The projects transform a derelict site and structure into a vibrant and geodiverse green space. Sensitive to the site’s relationship to the river and the impact of the 2010 floods that ravaged the Nashville area, the design team worked with the U.S. Army Corps of Engineers to ensure implementation of the park would preserve floodplain function without increasing flood elevations or decreasing flood storage. The park also restores native riparian buffer, reduces un-shaded pavement by 60%, increases native plant biodiversity 100%, utilizes regional materials and manufacturers to stimulate local economy, and captures an estimated 1,000,000 gallons of storm water annually to be reused as irrigation.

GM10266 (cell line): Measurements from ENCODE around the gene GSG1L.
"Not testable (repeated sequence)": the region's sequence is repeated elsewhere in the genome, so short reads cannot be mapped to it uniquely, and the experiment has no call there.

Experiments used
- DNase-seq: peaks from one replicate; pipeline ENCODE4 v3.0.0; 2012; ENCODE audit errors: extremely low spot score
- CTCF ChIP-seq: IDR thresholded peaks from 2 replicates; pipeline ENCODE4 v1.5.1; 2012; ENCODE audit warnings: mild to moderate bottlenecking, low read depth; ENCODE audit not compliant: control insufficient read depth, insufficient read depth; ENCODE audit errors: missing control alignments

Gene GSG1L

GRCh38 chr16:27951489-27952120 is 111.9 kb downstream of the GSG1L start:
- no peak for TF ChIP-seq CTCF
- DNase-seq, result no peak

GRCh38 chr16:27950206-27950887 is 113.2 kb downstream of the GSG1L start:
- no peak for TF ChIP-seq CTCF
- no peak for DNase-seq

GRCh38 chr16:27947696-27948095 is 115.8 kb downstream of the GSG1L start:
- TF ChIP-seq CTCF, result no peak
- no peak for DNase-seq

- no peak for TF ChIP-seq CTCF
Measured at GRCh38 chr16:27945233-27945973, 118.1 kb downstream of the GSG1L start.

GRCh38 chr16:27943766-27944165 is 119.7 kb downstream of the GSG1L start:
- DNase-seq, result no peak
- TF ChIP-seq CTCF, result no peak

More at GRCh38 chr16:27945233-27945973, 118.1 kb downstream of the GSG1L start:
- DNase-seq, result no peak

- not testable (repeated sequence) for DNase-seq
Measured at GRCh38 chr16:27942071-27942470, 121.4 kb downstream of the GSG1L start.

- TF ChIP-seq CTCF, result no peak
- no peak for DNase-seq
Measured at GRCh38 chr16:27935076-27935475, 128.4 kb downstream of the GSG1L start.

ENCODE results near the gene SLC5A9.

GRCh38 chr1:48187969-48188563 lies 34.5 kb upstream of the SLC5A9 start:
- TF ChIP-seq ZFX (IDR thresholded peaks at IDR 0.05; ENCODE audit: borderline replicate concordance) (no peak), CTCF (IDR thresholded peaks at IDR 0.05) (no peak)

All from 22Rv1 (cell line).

Cumberland Park features two main play-intensive areas and several other opportunities for free play. The Hollow is a one-of-a-kind adventure play experience for children and includes accessible sand play with buried fossils, an undulating synthetic and natural grass washboard shaded by semi-mature trees and interspersed with bouncing and spinning pads, see saw, belt bridge, and a green maze of live plants. The perforated stainless steel Cloud Bridge crosses the Hollow and culminates in curtains of rain falling onto an interactive splash pad with jets and a wading pool. The Gorge further challenges children’s skills featuring a stone climbing wall clad in local Tennessee Crab Orchard sandstone, ropes and nets course, sliding poles and ropes, and a 4-person wide embankment slide made with cool to the touch materials. The adjacent Bridge Building with barge-inspired elevator core addition houses a park office, restrooms, a full service concession stand, as well as local businesses and organizations, restaurants, and event space.